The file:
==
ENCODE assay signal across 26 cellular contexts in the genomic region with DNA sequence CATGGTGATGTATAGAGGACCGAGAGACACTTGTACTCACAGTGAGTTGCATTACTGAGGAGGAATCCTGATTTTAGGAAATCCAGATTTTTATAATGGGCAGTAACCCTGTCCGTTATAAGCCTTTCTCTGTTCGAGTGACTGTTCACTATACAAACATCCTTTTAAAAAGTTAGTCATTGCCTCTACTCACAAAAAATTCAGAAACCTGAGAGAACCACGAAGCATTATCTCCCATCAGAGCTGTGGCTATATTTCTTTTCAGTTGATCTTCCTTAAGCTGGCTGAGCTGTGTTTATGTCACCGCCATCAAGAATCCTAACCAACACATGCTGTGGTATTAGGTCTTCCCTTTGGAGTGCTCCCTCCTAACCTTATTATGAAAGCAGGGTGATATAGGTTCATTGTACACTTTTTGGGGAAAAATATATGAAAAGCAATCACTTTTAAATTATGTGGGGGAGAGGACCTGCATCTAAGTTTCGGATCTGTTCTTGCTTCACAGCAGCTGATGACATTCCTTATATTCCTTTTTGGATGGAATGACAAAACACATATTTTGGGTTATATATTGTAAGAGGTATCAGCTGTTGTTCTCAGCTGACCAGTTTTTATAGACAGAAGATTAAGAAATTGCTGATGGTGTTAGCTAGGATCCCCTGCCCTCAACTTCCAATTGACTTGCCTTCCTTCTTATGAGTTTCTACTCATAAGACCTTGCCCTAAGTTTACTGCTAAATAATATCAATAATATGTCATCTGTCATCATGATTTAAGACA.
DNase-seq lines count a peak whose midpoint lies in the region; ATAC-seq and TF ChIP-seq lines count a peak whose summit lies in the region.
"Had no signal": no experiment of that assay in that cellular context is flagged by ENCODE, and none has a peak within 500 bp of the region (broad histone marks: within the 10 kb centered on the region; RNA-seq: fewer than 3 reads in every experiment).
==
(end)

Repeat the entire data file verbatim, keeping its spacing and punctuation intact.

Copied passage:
ENCODE assay signal across 26 cellular contexts in the genomic region with DNA sequence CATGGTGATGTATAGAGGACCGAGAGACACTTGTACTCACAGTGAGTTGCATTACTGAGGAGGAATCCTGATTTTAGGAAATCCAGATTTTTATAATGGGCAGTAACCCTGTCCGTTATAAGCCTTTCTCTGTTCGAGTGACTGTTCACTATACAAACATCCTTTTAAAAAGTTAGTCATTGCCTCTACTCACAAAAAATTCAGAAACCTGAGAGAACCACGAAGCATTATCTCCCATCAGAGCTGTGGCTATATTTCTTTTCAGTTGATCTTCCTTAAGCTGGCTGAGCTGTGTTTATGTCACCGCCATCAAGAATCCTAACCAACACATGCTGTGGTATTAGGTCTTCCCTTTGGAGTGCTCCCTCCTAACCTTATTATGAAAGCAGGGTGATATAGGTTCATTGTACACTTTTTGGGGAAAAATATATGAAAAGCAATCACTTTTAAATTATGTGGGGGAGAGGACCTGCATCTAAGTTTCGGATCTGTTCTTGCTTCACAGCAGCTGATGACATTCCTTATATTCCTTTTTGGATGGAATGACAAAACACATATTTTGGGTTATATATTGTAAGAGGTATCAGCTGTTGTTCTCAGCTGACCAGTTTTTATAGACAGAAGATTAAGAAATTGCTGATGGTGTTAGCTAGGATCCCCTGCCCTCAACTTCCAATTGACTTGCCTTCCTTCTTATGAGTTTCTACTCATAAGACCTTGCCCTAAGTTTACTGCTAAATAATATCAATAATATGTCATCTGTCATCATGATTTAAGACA.
DNase-seq lines count a peak whose midpoint lies in the region; ATAC-seq and TF ChIP-seq lines count a peak whose summit lies in the region.
"Had no signal": no experiment of that assay in that cellular context is flagged by ENCODE, and none has a peak within 500 bp of the region (broad histone marks: within the 10 kb centered on the region; RNA-seq: fewer than 3 reads in every experiment).